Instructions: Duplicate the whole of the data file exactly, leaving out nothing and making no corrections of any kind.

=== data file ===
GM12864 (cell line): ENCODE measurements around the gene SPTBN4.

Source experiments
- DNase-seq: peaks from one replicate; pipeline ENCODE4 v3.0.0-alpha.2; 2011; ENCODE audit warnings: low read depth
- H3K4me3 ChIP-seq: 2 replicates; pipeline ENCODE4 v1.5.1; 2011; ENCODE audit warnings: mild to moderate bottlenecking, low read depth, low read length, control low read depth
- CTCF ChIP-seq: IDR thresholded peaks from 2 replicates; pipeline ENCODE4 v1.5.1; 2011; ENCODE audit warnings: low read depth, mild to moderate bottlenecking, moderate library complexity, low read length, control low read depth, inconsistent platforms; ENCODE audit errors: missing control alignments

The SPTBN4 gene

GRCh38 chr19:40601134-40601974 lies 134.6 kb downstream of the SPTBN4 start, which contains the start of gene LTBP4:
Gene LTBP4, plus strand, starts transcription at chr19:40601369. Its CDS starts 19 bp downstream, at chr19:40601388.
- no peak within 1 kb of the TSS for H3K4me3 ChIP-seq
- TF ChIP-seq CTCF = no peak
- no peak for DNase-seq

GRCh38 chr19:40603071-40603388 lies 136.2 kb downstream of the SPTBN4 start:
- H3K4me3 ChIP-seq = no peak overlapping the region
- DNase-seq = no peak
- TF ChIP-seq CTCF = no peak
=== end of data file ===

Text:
GM12864 (cell line): ENCODE measurements around the gene SPTBN4.

Source experiments
- DNase-seq: peaks from one replicate; pipeline ENCODE4 v3.0.0-alpha.2; 2011; ENCODE audit warnings: low read depth
- H3K4me3 ChIP-seq: 2 replicates; pipeline ENCODE4 v1.5.1; 2011; ENCODE audit warnings: mild to moderate bottlenecking, low read depth, low read length, control low read depth
- CTCF ChIP-seq: IDR thresholded peaks from 2 replicates; pipeline ENCODE4 v1.5.1; 2011; ENCODE audit warnings: low read depth, mild to moderate bottlenecking, moderate library complexity, low read length, control low read depth, inconsistent platforms; ENCODE audit errors: missing control alignments

The SPTBN4 gene

GRCh38 chr19:40601134-40601974 lies 134.6 kb downstream of the SPTBN4 start, which contains the start of gene LTBP4:
Gene LTBP4, plus strand, starts transcription at chr19:40601369. Its CDS starts 19 bp downstream, at chr19:40601388.
- no peak within 1 kb of the TSS for H3K4me3 ChIP-seq
- TF ChIP-seq CTCF = no peak
- no peak for DNase-seq

GRCh38 chr19:40603071-40603388 lies 136.2 kb downstream of the SPTBN4 start:
- H3K4me3 ChIP-seq = no peak overlapping the region
- DNase-seq = no peak
- TF ChIP-seq CTCF = no peak